A Most Violent Year (2015)

A Most Violent YearIt’s 1981, and Abel Morales (Oscar Isaac) is preparing to close a deal on a sizeable new premises that will provide his expanding but increasingly constrained company with access to the New York City river. A string of attacks on his fleet of drivers is threatening the heating oil business he runs with wife Anna (Jessica Chastain) and mentor Andrew (Albert Brooks), and short of arming his staff — something he is reluctant to do — finding a new method of transporting his product may be the only answer to his problems. As noble as his intentions may be, however, Morales still has to compete with other, less reputable providers (Alessandro Nivola) and protect scared employees (Elyes Gabel) while also remaining accountable to the law (David Oyelowo).

Seriously, will someone just cut Oscar Isaac a break? Hunted through Athens in The Two Faces of January, driven to resent his lover in In Secret and deprived the recognition he believes he deserves in Inside Llewyn Davis, Isaac has made a career out of masochism and misery. A Most Violent Year, as its name might suggest, doesn’t mark much of a departure for the actor — Abel Morales is another good man apparently struggling to keep his head above water — but it does make for a marginally more interesting watch. Morales may be far from sympathetic, and the stakes more than a little uninspiring, but writer-director J C Chandor has nevertheless crafted an intelligent and engaging anti-crime epic that still impresses in other areas.

At first it looks to be another nostalgic gangster film, shot in wistful sepia and dressed in the finest trappings, but such first impressions are soon proven premature. The cinematography and costume design are both suitably handsome, but A Most Violent Year is more than just visually interesting. Morales himself may underwhelm but his relationships fascinate: a pacifist married to an ex-Mafioso, a fair businessman in an unfair business and a respected import threatened by the next generation of migrant workers, he is surrounded by people trying to emasculate, sabotage or take advantage of him. Unusually for such a film, A Most Violent Year isn’t attempting to romanticise criminality or corruption but condemn it. At a time when a prominent American businessman is blaming the Paris shootings on France’s strict gun laws, it’s reassuring to see a compatriot countering his claim in such a convincing manner.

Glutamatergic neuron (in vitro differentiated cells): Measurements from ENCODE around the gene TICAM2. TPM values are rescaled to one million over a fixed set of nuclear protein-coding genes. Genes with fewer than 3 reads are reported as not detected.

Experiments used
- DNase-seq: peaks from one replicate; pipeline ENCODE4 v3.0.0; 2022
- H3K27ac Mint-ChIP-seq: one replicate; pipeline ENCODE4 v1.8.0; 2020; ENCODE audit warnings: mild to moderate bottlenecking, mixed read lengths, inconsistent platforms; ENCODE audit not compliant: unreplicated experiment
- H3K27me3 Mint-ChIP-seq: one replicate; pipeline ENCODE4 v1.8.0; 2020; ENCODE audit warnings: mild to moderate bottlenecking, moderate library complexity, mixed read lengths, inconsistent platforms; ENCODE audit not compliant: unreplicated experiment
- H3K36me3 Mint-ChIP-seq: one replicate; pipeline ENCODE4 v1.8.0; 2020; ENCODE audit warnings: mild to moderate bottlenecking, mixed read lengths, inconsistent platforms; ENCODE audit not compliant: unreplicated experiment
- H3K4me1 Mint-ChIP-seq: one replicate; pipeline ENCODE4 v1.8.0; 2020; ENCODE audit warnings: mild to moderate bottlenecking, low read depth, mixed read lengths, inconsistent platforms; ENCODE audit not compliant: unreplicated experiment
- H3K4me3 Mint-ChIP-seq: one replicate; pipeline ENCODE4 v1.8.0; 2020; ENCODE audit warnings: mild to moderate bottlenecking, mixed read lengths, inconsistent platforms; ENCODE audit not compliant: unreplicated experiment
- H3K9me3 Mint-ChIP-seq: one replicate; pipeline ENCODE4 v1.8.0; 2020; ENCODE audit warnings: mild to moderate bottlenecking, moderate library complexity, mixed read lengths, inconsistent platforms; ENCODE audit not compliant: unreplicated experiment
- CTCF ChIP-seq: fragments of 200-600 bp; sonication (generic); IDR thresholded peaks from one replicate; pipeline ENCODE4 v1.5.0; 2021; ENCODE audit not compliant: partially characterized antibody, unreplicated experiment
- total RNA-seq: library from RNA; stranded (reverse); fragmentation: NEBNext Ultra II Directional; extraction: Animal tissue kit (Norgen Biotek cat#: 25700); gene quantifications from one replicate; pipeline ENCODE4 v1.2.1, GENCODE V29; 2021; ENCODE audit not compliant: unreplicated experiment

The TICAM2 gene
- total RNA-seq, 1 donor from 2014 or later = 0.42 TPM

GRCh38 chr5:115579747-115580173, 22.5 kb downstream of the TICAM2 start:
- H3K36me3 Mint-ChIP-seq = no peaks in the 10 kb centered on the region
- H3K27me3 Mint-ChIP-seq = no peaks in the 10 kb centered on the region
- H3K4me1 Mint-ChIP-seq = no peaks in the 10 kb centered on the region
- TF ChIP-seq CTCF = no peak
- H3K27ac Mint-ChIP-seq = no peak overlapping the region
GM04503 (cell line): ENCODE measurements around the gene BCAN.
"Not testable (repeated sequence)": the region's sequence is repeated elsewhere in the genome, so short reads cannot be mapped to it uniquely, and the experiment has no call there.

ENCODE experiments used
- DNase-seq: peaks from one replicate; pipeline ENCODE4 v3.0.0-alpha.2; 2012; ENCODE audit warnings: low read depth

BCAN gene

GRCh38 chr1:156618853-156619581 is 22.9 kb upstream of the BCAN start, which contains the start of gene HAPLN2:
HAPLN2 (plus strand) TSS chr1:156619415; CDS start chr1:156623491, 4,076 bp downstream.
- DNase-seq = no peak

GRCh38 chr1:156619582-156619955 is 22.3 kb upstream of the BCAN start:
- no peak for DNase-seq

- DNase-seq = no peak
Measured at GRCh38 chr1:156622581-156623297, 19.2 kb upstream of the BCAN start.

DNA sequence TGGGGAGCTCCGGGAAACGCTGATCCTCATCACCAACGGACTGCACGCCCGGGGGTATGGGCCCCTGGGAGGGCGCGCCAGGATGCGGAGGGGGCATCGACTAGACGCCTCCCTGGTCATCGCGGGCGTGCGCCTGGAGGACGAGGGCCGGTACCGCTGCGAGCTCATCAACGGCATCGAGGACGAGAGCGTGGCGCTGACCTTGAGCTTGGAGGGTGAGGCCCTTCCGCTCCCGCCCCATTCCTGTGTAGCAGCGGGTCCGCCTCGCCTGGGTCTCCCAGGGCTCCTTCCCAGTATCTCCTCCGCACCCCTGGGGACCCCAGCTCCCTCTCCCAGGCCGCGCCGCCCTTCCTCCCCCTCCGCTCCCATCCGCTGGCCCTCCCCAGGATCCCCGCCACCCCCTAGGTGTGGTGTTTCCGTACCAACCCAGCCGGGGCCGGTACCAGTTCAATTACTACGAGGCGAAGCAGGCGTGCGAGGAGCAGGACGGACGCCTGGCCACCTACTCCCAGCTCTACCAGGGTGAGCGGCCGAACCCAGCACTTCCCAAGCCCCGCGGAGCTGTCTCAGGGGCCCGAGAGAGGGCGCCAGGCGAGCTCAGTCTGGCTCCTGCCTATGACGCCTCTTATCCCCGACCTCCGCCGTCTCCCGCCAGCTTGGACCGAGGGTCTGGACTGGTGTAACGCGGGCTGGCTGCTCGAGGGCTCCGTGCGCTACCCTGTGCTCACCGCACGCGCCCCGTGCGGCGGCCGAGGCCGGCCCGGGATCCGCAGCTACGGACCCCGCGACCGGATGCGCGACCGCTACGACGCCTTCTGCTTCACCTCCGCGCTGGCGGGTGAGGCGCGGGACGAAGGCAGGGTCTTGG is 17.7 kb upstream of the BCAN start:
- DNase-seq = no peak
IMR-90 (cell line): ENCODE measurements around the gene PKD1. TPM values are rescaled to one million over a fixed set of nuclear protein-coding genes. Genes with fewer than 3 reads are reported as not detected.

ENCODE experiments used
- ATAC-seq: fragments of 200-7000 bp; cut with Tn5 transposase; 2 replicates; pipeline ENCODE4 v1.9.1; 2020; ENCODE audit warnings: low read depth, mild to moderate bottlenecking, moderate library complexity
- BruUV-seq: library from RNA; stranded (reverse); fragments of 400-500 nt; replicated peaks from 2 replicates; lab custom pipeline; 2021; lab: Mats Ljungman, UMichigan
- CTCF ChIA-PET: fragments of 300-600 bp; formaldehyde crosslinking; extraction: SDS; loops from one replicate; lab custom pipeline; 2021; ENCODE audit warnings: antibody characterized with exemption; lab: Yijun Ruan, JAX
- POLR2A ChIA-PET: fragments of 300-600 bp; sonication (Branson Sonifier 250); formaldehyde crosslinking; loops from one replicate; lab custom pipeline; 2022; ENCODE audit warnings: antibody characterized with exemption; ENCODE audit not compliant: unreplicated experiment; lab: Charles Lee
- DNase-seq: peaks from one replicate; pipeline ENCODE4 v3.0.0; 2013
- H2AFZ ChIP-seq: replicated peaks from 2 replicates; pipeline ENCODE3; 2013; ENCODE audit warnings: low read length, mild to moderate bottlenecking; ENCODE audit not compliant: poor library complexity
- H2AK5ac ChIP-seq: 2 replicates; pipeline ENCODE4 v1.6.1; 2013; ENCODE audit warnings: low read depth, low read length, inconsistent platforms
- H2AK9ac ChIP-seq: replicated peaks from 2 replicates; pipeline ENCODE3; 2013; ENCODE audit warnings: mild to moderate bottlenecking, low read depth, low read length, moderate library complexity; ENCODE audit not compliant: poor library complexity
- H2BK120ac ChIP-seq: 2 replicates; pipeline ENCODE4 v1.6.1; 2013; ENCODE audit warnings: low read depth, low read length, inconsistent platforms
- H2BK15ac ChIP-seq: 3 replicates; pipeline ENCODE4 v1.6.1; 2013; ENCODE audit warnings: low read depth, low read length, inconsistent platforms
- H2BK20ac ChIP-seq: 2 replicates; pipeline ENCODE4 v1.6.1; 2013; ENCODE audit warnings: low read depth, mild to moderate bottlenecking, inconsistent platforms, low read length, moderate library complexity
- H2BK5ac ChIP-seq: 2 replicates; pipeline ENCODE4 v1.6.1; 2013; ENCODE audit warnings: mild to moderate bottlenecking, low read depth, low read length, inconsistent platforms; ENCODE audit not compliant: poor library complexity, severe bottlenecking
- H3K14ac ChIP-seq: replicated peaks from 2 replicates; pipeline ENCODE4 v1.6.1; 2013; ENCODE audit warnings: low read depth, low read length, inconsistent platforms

The true stars of Chandor’s film are Chastain, Gabel and Oyewolo, all three of whom impress in supporting roles. Chastain in particular shines as Anna Morales, whether she’s noisily punching numbers into a calculator or shooting an injured deer dead on the side of the road. At once frustrated by her husband and infatuated with him, she can be both his best friend and his worst enemy — ready and almost eager to fight Abel’s battles for him. Gabel, meanwhile, is as weak as Chastain is strong, and continues to make things worse for himself — first taking a gun to work and then using it when his truck is targeted for a second time, causing a gunfight where there had previously only been fisticuffs and prompting an investigation spearheaded by Oyewolo’s district attourney. The three of them are never all onscreen together, but propel much of the plot between them regardless. A scene in which the DA’s department interrupt’s Anna’s daughter’s birthday party is one of the film’s best. Abel spends it moving boxes.

A Most Violent Year is something of a misnomer (A Most Trying Year might have been closer to the truth), but what Chandor’s film lacks in action it more than makes up for in nuance. Whether that’s endorsement enough I’ll leave up to you.

3-Stars

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About popcornaddiction
I am a psychology graduate, a News Writer for HeyUGuys/BestforFilm and, most importantly, a hopeless popcorn addict.

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